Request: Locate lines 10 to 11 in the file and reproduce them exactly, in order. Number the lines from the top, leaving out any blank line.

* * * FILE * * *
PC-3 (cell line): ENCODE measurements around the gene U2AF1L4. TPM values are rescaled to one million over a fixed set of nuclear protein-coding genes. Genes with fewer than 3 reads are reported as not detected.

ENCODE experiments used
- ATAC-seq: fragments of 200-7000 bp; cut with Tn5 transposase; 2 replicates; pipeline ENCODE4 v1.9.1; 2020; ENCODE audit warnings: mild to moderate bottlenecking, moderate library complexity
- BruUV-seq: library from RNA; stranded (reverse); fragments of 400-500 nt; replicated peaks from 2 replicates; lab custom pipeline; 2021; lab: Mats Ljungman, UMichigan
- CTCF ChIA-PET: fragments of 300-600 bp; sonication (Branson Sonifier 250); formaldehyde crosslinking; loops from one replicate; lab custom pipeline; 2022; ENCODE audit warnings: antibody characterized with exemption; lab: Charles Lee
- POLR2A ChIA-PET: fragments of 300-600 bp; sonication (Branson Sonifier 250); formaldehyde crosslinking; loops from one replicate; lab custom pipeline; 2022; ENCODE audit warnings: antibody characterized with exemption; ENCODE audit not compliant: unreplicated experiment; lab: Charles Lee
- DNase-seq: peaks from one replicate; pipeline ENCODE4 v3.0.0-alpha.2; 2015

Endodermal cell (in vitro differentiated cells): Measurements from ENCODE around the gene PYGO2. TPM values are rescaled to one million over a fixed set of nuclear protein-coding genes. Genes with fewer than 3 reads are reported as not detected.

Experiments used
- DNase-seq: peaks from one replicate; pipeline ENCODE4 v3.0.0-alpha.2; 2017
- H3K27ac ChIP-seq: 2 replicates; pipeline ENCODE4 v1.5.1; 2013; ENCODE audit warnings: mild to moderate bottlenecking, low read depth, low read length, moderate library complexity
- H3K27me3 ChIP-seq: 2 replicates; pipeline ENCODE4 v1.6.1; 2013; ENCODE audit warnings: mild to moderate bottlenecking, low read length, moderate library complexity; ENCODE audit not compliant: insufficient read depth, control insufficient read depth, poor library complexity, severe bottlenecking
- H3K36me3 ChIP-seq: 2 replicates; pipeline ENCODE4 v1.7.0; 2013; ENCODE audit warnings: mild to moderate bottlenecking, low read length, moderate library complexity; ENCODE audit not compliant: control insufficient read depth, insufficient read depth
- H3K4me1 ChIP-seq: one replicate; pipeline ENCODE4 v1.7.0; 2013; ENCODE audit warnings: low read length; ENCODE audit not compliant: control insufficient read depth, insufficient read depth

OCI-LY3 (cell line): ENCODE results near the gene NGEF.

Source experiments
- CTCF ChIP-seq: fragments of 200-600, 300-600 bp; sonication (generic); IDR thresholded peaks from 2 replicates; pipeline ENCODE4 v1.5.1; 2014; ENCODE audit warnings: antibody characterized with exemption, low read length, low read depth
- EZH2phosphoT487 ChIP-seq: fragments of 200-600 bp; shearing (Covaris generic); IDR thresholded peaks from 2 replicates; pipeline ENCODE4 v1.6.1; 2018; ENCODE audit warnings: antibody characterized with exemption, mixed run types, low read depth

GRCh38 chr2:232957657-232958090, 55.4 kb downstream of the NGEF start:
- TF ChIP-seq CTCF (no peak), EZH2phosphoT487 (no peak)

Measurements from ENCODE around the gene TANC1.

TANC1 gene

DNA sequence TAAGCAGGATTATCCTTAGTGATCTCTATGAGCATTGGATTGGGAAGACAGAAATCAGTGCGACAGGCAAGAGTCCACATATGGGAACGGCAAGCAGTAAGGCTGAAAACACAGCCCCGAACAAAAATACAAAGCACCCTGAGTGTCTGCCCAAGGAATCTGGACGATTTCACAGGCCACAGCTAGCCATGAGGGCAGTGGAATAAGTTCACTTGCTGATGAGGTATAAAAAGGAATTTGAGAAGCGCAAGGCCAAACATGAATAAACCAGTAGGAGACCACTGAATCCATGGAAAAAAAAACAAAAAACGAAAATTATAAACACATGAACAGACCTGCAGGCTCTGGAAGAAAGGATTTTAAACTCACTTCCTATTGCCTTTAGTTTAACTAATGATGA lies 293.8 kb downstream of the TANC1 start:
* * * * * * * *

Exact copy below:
- DNase-seq: peaks from one replicate; pipeline ENCODE4 v3.0.0-alpha.2; 2017
- H3K27ac ChIP-seq: 2 replicates; pipeline ENCODE4 v1.5.1; 2013; ENCODE audit warnings: mild to moderate bottlenecking, low read depth, low read length, moderate library complexity